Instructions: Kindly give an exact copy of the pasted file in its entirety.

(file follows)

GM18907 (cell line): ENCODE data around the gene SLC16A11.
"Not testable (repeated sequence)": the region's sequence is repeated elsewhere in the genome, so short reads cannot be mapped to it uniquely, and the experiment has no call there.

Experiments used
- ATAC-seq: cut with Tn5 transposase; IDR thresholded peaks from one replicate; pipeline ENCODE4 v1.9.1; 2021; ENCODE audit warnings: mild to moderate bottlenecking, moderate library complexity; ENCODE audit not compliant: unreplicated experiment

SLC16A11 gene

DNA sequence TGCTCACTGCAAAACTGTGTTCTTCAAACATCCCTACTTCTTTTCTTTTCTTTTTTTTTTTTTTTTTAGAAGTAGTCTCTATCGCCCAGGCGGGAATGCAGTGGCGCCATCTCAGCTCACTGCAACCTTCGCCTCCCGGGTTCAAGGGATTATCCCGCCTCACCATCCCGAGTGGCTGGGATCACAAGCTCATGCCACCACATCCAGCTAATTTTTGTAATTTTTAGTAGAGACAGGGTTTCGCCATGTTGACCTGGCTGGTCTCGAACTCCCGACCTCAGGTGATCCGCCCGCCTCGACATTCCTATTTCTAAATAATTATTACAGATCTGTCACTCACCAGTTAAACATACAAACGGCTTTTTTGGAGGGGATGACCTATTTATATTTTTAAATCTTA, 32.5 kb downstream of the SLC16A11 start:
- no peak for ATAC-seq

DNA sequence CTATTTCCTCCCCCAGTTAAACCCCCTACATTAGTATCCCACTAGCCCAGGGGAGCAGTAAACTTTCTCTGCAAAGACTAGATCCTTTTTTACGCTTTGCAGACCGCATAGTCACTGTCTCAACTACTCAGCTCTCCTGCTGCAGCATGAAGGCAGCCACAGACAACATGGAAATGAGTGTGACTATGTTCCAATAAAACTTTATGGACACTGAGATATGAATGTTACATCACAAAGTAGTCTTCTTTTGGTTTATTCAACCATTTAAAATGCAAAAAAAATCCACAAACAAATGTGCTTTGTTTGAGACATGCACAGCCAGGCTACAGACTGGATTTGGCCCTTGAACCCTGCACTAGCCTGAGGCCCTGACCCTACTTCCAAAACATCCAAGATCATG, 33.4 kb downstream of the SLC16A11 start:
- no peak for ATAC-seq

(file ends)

GM18907 (cell line): ENCODE data around the gene SLC16A11.
"Not testable (repeated sequence)": the region's sequence is repeated elsewhere in the genome, so short reads cannot be mapped to it uniquely, and the experiment has no call there.

Experiments used
- ATAC-seq: cut with Tn5 transposase; IDR thresholded peaks from one replicate; pipeline ENCODE4 v1.9.1; 2021; ENCODE audit warnings: mild to moderate bottlenecking, moderate library complexity; ENCODE audit not compliant: unreplicated experiment

SLC16A11 gene

DNA sequence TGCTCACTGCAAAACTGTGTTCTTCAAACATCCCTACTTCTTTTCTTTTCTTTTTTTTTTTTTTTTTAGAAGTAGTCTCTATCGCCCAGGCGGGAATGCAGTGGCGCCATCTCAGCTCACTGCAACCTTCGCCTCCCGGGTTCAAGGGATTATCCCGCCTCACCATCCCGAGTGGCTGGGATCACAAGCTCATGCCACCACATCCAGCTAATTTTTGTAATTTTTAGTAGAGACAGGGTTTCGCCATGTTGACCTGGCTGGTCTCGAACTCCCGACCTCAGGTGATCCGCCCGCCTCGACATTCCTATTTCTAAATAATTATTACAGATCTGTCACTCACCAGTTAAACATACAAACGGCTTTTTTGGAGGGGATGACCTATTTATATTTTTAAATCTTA, 32.5 kb downstream of the SLC16A11 start:
- no peak for ATAC-seq

DNA sequence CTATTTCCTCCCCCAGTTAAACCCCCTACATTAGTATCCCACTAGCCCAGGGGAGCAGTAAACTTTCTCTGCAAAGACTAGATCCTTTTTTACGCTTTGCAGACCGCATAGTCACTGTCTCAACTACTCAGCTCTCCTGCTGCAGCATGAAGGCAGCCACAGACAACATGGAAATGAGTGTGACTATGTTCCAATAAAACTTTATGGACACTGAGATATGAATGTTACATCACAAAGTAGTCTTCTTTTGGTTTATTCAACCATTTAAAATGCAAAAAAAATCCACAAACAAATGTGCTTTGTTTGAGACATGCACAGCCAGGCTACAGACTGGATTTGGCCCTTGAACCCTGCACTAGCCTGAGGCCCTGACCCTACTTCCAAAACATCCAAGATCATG, 33.4 kb downstream of the SLC16A11 start:
- no peak for ATAC-seq